Pljeskavica and animatore
As our accommodation requirement said "a room in a quiet part of the hotel
without the dancing terrace", we were rather surprised to have a view of the stage - and that
was when we didn't have a clue what was to be coming from it! On the other hand, the menu
in the restaurant was pleasant to see. All the 250 hotel guests came to meet there every
breakfast and dinner time. Not only the choice of food was good, the food itself was delicious!
Neither of us ever had a problem to choose - Martin and I best loved pljeskavica, fried bass (fish)
and tasty vegetables, such as fried eggplant, yummy! As expected, Viky preferred melon,
cakes and chips with ketchup, or spaghetti and ketchup. As we had half-board, we were allowed to put on plate
anything and in any quantities, but we were surprised to understand we had to pay for the drinks.
Unfortunately, we didn't succeed in exchanging more than 100 Croatian kunas back in the CR, so that was
a bit of a problem at first, especially when the soft drinks cost twice as much than a glass
of wine but when we found an exchange office, everything was ok. By the way, we were lucky not to
come across any bad beers - quite the opposite: all the beers were very good (e.g. Zlatorog or Leško).
Right after the first dinner we went for a walk and discovered a sandy beach behind the pine grove at the hotel, a few meters away there was a children's playground, a bar, and along the cove there was a concrete promenade above the shallow sea rocks, where crabs, shrimps and sea-snails emerged with the low tide. Wherever we were on the island, we could always hear cicadas chirping noisily. Perhaps they worked in shifts because they never seemed to shut up - or we were asleep then.
When we were coming back to the hotel, we could hear from afar what was to be heard every night: genuine Yugo serenades, every other day alternating with a so-called Minidisco, which didn't unfortunately mean a short discotheque (at least there would have been a change) but a series of silly songs for kids with animation, so "animatore" were runnind about the dance floor" with kids and doing exercise in the rhythm of "Head shoulders knees and toes", inviting the parents to join in, which no-one ever did. So, on the first evening we had Duo Scala (one serenade-maker) playing, and on the other days a trio of two or a terribly out-of-tune mandoline-player. They all played the same (not only the style, the songs repeated as well), with indispensable synthetic music. In my opinion here the word "synthetic" isn't enough synthetic, because the songs were so far from being sung naturally, or even out of tune, that it was easier to concentrate on a short part being sung in harmony with the keyboards. Moreover, there was a horrendous host shouting in between in Croatian, Slovenian, Italian, and last but not least German. She looked like a witch with a poor make-up from a Brothers Grim story. Enough about our cultural life.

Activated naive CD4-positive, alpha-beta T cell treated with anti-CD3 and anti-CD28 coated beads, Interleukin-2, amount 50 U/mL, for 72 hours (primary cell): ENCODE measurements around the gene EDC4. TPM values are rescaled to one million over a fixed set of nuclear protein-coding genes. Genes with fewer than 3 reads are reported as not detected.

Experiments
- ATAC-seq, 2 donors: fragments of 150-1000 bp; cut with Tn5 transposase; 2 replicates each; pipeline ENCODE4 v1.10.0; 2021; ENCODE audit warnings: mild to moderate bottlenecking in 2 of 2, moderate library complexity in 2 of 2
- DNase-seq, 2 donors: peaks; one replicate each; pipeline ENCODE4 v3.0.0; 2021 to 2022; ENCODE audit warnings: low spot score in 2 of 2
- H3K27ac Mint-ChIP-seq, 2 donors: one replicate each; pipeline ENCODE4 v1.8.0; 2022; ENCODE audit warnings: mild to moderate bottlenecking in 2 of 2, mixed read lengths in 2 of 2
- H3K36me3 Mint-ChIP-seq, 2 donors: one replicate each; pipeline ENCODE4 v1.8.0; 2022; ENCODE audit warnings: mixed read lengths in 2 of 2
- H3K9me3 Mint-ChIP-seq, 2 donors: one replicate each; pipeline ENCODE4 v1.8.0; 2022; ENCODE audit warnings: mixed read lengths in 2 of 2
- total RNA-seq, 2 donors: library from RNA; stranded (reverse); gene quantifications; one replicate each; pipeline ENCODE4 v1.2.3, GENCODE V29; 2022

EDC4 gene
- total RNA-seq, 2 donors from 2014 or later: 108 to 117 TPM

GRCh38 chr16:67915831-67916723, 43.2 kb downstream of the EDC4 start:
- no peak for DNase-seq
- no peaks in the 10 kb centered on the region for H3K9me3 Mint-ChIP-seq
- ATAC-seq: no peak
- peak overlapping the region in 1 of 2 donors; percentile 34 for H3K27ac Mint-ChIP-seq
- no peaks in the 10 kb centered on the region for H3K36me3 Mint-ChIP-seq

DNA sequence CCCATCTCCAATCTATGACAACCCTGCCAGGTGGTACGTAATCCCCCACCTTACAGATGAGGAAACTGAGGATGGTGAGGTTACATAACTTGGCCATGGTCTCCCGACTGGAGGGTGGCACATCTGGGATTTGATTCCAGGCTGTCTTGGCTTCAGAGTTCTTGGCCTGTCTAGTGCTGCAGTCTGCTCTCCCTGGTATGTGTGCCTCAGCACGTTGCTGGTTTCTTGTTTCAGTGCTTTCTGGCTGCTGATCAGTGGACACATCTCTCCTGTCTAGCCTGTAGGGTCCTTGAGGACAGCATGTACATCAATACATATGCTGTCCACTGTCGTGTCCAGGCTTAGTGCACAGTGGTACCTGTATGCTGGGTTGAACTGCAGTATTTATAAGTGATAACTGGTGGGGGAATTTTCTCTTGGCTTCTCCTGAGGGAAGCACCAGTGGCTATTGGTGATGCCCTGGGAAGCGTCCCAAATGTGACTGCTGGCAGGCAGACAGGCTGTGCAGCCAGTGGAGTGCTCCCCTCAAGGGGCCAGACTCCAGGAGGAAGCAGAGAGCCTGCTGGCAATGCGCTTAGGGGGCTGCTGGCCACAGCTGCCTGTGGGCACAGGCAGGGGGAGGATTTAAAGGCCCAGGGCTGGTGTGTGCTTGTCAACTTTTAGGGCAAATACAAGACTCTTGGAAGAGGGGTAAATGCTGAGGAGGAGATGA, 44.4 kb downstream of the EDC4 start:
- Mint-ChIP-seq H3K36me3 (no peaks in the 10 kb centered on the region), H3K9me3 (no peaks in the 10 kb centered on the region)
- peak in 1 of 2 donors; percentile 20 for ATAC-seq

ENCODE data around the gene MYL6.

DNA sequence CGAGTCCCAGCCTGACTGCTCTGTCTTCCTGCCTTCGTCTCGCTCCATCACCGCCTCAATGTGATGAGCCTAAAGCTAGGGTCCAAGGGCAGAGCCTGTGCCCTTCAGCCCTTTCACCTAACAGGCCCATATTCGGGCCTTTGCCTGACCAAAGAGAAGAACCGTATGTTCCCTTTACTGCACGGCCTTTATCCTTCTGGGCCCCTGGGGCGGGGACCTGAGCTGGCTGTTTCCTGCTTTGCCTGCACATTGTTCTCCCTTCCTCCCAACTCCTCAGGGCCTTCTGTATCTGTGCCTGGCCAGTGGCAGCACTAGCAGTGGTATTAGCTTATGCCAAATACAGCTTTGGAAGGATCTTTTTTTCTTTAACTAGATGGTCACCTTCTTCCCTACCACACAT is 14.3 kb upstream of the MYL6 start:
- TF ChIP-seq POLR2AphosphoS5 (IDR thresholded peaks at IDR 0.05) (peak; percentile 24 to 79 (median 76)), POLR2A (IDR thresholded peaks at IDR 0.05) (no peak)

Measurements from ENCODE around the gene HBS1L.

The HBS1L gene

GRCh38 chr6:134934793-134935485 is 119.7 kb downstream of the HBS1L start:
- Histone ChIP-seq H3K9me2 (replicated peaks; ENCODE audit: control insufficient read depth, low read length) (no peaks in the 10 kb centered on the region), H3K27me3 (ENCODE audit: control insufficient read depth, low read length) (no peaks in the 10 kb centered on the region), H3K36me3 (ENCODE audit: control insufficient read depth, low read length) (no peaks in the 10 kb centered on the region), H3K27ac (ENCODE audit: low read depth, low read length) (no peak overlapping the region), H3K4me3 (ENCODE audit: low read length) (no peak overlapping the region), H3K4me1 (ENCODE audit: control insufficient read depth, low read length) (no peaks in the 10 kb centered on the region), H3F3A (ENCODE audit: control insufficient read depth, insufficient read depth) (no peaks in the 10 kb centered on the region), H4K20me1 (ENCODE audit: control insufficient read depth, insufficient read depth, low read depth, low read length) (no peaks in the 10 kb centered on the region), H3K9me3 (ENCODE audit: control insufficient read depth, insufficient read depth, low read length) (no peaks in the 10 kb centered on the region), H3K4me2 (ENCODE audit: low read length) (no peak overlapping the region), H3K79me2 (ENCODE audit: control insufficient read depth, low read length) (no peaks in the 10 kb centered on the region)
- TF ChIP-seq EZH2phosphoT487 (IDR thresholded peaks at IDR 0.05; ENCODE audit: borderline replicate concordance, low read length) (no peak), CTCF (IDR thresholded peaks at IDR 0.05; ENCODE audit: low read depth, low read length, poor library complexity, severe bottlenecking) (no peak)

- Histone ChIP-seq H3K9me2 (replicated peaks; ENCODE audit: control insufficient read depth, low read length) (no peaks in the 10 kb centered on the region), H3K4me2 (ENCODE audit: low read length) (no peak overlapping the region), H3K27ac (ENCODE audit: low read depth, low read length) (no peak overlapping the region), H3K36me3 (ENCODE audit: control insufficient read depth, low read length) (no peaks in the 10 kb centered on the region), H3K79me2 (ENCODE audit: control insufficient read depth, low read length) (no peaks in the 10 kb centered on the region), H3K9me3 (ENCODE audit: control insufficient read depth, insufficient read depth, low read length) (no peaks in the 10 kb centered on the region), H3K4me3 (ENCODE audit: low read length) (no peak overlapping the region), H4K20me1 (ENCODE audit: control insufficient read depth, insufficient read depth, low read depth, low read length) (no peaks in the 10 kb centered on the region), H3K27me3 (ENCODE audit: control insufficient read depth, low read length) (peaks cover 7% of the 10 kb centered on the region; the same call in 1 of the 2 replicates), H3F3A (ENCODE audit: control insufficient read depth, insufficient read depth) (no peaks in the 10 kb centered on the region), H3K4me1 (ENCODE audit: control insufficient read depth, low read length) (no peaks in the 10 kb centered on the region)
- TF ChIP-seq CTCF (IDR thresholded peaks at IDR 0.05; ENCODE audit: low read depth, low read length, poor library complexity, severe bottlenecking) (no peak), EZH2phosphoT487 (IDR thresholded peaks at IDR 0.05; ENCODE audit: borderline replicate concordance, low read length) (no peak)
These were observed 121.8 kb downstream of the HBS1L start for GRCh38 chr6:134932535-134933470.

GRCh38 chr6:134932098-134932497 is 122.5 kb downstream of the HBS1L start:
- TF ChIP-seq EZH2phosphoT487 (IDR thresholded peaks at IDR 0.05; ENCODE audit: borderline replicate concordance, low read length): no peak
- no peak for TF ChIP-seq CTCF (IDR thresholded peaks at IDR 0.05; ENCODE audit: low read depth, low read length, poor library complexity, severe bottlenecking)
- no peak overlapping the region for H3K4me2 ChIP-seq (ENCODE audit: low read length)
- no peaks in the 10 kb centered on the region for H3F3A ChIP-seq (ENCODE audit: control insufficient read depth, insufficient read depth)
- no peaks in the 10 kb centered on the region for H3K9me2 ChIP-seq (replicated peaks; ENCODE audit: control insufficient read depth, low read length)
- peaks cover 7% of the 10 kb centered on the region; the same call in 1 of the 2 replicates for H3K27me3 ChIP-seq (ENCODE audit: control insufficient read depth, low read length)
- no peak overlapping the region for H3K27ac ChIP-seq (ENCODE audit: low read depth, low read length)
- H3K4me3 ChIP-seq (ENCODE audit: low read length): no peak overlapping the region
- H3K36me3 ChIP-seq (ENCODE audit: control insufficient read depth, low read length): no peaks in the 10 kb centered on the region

Fishing garlic and stamps as a souvenir
The following morning we went on the beach equipped with mats, excavators and biscuits
(it really was impossible to make Viky understand he has to have a big breakfast) and sat down
under a pine tree where there was some hope for shade to last relatively long. It was nice
there for about an hour before everyone arrived. It looked like all temporary inhabitants of Losinj
had gathered on the Čikat beach because you had to watch out not to crush someone's sunglasses on the nose.
We decided to persevere in the morning and while Viky and I were swimming and sunbathing, Martin set out walking to find
a better place. He did - one (we called it Headland) had a stony beach and was pretty quiet, and another one
was a few hundred meters further on along the coast, there were rocks and it was easy to reach across the wood
directly from Helios. In both these places we had to wear swimming shoes as the stones and rocks were sharp
but staying there was much more pleasant and quiet. On Headland there was a strong wind and after three pm
it was in the shade so then we always moved to the rocky place called Srebrna Cove.
That faced the west so the sun shone there till the evening, the cicadas roared and, moreover, we had a view of the open sea and relative privacy. Also, we could explore the tidal ponds and the surrounding nature, and when there was a wind from the sea, we had waves, too - then Viky would whoop when there was a wave (perhaps from a boat on still days). Inside Čikat the sea surface was like a lake. On the other hand, it was possible to feed fish there, when we swam as far as the string of buoys - as soon as they saw us, the fish were there and ate pieces of bread an inch from us. It is true that Viky longed for staying on the beach to play in the sand but as soon as we arrived at a different place, he would find other things to do: either he "caught fish" with stems of wild garlic being "rods", or picked pine cones and pebbles, sailed a toy boat, observed crabs, cooked us "sausages" in a toy bucket or just ate. Therefore, dinner time was mostly difficult as he usually wasn't hungry, his "belly ached" or there was his standard sentence "I can't eat any more". A few days later we found out how to make that work: he wasn't allowed to eat anything after 5pm, swimming made him hungry enough and then in the evening he could eat a horse :-)